Puli was my home base for several days of road tripping and adventure around Nantou in October 2015. Recently I decided to publish my findings and impressions from this trip despite not knowing much about what I was seeing at that time. Most of the other posts in this series document trips from one place to another but in this post I’m focusing on some of what I found within city limits, starting with some history to put everything in context.
Taitung City, the administrative capital of Taitung, was my final destination on a multi-day bicycle tour around southern Taiwan in the summer of 2015. Previously I shared words and photos from every day on the road so this post will act as something of an epilogue. Start at the beginning or read the last chapter to get up to speed—or treat this as a singular post about some of what I saw in an extra day of exploration around the most remote major city on the Taiwanese mainland.
Yesterday’s impromptu ride around the riverside bikeway network delivered me to the palatial Grand Hotel (Yuanshan Dafandian 圓山大飯店), a famous landmark in Zhongshan, Taipei. Located on a hilltop overlooking a bend of the Keelung River (基隆河), it was established in 1952 at the behest of generalissimo Chiang Kai-shek to provide the ruling elite with a luxurious place to host and entertain foreign dignitaries. The distinctive building seen in these photos was completed in 1973 and was the tallest building in the Free Area of the Republic of China until 1981.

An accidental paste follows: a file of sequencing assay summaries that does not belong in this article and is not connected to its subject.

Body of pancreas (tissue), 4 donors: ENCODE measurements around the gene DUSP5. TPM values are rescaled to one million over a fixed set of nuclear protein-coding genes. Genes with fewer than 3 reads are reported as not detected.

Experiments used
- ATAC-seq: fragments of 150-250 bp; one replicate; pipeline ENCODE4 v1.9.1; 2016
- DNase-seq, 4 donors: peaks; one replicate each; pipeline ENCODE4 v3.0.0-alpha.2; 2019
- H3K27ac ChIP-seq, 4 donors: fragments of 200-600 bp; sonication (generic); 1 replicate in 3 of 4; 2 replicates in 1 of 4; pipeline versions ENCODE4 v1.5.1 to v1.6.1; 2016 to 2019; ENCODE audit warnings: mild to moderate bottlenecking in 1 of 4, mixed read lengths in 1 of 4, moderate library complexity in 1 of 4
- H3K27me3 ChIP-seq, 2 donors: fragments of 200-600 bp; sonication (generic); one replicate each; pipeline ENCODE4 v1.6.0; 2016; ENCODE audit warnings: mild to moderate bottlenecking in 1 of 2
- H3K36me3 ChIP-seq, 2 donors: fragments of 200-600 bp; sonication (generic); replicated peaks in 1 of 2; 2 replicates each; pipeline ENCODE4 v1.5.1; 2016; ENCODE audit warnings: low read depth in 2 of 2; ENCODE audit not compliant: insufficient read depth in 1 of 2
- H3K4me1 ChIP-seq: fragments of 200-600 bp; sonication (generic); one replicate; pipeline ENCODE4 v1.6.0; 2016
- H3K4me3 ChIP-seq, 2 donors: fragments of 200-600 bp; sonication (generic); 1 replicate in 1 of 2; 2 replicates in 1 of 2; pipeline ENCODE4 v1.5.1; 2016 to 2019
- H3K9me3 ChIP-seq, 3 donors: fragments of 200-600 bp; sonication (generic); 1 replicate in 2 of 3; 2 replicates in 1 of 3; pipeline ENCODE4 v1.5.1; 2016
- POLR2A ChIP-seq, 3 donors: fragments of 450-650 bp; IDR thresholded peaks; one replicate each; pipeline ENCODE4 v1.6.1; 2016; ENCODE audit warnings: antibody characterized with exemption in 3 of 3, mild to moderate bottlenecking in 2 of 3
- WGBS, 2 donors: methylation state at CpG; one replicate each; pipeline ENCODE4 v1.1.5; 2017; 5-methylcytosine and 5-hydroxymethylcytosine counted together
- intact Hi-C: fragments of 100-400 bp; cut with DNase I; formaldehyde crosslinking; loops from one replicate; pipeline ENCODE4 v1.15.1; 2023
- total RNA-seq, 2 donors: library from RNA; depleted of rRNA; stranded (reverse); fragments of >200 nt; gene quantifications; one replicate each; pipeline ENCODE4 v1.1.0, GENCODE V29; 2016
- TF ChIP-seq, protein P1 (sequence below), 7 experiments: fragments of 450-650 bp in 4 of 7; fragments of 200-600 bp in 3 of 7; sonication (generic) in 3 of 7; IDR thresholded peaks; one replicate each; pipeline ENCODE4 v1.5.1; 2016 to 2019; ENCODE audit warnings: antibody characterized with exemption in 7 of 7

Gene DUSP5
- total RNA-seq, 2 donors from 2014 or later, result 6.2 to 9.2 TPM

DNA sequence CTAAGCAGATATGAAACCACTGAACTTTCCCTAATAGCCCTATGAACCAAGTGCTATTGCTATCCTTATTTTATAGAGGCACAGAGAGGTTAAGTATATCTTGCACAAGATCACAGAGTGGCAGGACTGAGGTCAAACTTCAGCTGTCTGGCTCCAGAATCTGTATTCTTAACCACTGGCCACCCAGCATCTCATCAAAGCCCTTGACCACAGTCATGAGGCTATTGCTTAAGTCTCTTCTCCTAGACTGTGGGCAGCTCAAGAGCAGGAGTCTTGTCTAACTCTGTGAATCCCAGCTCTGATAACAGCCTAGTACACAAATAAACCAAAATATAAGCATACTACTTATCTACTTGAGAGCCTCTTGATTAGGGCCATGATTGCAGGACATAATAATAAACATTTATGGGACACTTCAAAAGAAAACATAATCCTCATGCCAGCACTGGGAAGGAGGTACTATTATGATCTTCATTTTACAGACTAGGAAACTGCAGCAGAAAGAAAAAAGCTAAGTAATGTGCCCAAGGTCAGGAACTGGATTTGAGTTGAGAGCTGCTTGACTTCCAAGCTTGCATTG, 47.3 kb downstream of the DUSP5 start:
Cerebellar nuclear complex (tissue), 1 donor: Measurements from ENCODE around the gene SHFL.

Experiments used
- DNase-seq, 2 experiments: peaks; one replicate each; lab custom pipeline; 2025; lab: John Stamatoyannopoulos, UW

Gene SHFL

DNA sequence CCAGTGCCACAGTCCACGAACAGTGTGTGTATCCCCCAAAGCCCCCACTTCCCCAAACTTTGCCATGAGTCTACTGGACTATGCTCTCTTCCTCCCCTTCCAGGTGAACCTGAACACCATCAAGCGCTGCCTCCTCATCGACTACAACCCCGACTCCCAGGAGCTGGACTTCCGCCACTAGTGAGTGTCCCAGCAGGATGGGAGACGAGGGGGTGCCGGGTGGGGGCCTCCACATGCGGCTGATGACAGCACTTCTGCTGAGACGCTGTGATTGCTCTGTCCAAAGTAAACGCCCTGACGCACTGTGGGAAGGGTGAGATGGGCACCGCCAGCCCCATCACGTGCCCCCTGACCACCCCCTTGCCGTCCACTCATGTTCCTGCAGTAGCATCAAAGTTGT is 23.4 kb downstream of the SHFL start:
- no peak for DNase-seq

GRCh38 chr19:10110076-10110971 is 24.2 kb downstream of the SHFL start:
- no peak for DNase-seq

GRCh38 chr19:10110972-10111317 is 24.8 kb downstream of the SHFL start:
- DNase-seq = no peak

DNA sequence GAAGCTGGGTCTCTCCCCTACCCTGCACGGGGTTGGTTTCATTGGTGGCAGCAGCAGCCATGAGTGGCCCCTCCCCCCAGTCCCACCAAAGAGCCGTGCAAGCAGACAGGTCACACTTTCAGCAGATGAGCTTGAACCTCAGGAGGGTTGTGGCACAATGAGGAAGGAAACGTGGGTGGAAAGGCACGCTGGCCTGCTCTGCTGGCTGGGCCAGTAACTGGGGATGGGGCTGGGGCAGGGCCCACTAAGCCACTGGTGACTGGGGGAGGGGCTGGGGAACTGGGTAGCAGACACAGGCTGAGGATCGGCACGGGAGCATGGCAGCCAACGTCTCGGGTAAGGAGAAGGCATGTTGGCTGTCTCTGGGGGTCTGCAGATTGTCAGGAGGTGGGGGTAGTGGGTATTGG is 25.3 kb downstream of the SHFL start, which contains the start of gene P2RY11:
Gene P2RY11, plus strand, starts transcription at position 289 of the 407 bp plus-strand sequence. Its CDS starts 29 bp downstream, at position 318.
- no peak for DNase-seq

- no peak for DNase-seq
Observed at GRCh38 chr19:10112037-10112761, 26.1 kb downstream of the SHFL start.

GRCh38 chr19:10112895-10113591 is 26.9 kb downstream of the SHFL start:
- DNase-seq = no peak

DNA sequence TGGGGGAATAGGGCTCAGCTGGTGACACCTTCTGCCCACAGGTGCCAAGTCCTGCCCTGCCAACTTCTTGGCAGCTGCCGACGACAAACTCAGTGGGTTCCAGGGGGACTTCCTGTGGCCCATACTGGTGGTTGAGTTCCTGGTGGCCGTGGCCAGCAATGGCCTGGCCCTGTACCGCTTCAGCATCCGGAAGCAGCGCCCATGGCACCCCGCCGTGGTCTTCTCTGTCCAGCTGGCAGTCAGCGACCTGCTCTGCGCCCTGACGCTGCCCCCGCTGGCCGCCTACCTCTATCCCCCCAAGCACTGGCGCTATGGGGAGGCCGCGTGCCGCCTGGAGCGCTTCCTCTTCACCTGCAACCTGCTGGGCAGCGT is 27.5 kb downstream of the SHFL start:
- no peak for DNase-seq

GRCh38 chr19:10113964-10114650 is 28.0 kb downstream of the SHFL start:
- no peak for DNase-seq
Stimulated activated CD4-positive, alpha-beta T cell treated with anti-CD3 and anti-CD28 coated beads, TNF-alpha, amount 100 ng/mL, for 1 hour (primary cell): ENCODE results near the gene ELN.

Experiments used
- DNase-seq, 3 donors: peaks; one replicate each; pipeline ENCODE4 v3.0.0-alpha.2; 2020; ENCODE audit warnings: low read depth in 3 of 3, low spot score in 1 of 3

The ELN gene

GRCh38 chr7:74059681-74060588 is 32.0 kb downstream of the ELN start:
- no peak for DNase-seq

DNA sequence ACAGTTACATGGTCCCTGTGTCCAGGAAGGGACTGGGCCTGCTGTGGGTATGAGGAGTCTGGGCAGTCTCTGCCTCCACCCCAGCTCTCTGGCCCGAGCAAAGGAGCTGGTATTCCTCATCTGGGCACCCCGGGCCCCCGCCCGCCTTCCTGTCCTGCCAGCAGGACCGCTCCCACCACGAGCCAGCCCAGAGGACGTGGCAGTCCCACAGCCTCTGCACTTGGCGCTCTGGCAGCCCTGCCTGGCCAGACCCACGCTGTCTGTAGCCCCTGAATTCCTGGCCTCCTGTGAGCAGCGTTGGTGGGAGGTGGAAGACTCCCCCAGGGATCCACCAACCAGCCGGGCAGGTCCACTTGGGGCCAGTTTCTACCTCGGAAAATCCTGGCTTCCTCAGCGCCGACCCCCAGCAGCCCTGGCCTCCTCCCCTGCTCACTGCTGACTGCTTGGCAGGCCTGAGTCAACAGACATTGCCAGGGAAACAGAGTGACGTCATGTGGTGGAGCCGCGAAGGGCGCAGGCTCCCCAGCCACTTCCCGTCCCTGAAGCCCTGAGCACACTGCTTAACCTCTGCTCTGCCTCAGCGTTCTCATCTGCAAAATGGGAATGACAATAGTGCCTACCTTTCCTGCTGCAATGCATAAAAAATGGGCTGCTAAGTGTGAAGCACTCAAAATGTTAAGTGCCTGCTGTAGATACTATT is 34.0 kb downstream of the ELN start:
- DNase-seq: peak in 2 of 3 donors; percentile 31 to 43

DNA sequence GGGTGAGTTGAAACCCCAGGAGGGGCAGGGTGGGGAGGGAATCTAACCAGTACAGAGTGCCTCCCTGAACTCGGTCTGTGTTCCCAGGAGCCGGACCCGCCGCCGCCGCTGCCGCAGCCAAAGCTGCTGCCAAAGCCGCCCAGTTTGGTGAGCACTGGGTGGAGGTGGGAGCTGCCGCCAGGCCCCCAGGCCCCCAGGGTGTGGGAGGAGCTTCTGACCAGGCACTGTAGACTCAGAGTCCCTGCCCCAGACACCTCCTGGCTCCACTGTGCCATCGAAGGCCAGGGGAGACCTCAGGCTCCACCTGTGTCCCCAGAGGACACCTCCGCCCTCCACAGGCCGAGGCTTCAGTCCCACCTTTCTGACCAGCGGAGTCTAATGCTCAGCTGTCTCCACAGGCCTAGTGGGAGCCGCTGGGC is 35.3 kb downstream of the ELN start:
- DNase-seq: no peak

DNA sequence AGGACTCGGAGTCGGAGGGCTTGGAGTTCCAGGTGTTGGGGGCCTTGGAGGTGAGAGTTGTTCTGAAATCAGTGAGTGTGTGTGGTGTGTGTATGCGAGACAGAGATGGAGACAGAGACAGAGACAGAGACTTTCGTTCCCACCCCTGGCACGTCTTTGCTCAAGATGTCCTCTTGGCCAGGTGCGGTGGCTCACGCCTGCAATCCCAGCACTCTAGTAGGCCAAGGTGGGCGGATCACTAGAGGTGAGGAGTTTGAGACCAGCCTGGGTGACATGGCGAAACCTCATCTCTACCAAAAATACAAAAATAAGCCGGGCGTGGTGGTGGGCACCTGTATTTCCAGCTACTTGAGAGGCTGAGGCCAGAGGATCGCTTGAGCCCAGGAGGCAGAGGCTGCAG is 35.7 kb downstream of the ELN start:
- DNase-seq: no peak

The Geographic Center of Taiwan (台灣地理中心) is a modest roadside attraction at Hutoushan (虎頭山, literally “Tiger Head Mountain”) in Puli, Nantou, on the way to bigger attractions like Qingjing Farm (清境農場). As the name implies, it marks the geographic center of the island of Taiwan, albeit with a bit of a twist: there are actually two monuments here, one at the base of the mountain and another near the peak at 555 meters above sea level. It’s about a ten minute hike to get to the real center of Taiwan!
The Ogon Shrine 黄金神社 (also known as the Gold Temple) is an abandoned Shinto shrine in the mountains above Jinguashi 金瓜石, an old gold mining town in Ruifang, Taiwan. Built in 1933 by the Nippon Mining Company while Taiwan was under Japanese rule, it was mostly destroyed in the post-war era by vandals. Even so, it’s in better shape than almost every other Shinto shrine in Taiwan apart from the Taoyuan Martyrs’ Shrine 桃園忠烈祠 and Kagi Shrine 嘉義神社 in Chiayi City. The incoming KMT government went to great lengths to expunge the island of Japanese influences.